No Oil, No Problem
Behind the News
The United States went to war to get its hands on Iraq's oil, or so the charge goes. But ironically, our military now runs many of its jeeps on fuel that mixes diesel with a U.S.-made soybean extract. Biodiesel, or B20, requires no modification to engines. Though it produces traces of nitrous oxide -- and a French fry aroma -- it burns cleaner than other fuels. Sold primarily by a Chelsea, Mass., company, World Energy Alternatives, B20 begs the question: Are we ready for an alternative to oil?
"The days when we could literally keep our heads in the sand are over," says Gene Gebolys, WEA's founder and CEO. Since 1998, he notes, the U.S. market for B20 has grown from zero gallons to 15 million. Of course, that's only a tiny drop in the pan -- Americans consume 136 billion gallons of gas each year. Gebolys projects U.S. consumption of B20 will surpass 700 million gallons in 10 years, especially if a planned tax credit is introduced.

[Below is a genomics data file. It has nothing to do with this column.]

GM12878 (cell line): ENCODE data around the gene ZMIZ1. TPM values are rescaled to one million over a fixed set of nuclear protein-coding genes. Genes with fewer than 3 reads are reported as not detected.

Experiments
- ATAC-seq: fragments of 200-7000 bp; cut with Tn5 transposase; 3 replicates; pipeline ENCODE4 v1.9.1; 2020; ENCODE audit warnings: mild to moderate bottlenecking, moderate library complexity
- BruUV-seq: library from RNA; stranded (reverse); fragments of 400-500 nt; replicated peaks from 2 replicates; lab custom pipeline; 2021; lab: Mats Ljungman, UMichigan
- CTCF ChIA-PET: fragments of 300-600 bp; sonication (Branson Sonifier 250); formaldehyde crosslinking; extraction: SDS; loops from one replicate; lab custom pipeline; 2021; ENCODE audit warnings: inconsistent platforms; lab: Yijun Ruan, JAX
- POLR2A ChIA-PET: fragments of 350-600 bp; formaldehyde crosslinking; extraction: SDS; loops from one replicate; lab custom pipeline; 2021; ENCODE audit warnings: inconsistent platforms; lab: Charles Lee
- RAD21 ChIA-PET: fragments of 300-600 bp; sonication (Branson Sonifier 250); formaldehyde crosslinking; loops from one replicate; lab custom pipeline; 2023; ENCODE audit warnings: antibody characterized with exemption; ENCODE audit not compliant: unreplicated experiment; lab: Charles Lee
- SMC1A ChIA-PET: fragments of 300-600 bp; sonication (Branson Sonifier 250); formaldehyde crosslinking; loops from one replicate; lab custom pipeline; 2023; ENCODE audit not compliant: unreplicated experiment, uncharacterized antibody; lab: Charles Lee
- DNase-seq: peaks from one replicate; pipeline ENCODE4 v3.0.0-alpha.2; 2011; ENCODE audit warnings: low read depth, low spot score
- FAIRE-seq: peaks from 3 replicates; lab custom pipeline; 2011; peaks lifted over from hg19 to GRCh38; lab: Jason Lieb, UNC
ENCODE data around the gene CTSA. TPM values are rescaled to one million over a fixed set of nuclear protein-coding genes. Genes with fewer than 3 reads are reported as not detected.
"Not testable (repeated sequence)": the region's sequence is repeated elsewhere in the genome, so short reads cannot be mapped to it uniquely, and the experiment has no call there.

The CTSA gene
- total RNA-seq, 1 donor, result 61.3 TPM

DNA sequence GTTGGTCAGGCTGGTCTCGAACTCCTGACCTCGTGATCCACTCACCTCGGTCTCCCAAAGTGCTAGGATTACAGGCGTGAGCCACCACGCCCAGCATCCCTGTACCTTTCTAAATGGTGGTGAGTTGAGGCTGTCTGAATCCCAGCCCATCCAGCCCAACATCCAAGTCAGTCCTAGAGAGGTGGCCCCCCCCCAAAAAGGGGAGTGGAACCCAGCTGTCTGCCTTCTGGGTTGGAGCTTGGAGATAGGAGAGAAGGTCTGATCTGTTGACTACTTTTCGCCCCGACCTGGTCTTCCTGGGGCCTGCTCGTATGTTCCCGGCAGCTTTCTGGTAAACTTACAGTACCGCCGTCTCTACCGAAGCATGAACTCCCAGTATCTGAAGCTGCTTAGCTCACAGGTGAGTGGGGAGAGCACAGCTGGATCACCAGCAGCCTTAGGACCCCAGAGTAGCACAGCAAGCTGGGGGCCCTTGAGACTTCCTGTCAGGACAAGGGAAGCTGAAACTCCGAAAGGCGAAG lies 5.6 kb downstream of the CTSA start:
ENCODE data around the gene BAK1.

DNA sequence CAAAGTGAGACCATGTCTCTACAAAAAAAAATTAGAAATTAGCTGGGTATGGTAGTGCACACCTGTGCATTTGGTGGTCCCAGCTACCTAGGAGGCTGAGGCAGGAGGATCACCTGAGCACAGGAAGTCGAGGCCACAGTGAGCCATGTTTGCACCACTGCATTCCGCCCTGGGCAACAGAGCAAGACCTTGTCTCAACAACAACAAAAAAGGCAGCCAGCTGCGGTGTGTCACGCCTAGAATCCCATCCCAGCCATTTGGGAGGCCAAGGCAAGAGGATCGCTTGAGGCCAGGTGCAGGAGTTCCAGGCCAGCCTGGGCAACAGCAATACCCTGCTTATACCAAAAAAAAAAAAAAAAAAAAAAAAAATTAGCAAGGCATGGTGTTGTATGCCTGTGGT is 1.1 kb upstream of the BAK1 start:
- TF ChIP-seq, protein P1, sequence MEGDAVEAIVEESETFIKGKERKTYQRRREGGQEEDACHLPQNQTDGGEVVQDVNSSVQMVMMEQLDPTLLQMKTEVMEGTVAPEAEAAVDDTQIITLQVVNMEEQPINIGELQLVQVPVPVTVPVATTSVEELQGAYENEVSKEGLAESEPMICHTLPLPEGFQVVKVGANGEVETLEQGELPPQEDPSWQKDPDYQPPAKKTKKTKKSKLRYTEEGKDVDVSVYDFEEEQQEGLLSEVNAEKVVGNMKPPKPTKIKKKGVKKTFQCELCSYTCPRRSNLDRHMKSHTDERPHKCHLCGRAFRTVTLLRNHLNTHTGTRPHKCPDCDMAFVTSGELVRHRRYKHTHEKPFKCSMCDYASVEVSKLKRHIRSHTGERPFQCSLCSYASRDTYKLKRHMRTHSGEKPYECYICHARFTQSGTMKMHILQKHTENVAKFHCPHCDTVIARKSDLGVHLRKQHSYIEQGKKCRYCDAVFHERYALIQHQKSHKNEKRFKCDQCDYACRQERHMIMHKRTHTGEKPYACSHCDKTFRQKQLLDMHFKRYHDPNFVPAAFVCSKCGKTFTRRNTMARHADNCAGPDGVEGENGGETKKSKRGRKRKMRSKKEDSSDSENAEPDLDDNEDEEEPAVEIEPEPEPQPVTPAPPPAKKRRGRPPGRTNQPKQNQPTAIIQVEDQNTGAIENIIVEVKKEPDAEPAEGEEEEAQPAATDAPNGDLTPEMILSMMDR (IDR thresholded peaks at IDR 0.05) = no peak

While that's still a relatively small niche, there's money in it, and WEA is poised to "write the rules for the industry," Gebolys says. Gulf Oil is an investor. And WEA's costs are low because it contracts out manufacturing -- a model borrowed from Sam Adams beer. (You can make biodiesel in your tub. Directions: Crush soybeans into meal and oil and then chemically separate the glycerin through the process of transesterification.)
OIL FOIL: Gebolys copied the business model of Sam Adams beer.
B20 costs 20 cents more a gallon than standard diesel, but customers seem committed to it. For example, the Medford, N.J., school district -- WEA's oldest account -- first bought B20 to comply with clean-air mandates. Now the district's B20 buyer Joe Biluck backs the fuel because he wants the U.S. to wean itself from foreign oil. "Iraq is one of the biggest exporters of oil to the U.S.," he says. "We need to take a stronger stance."
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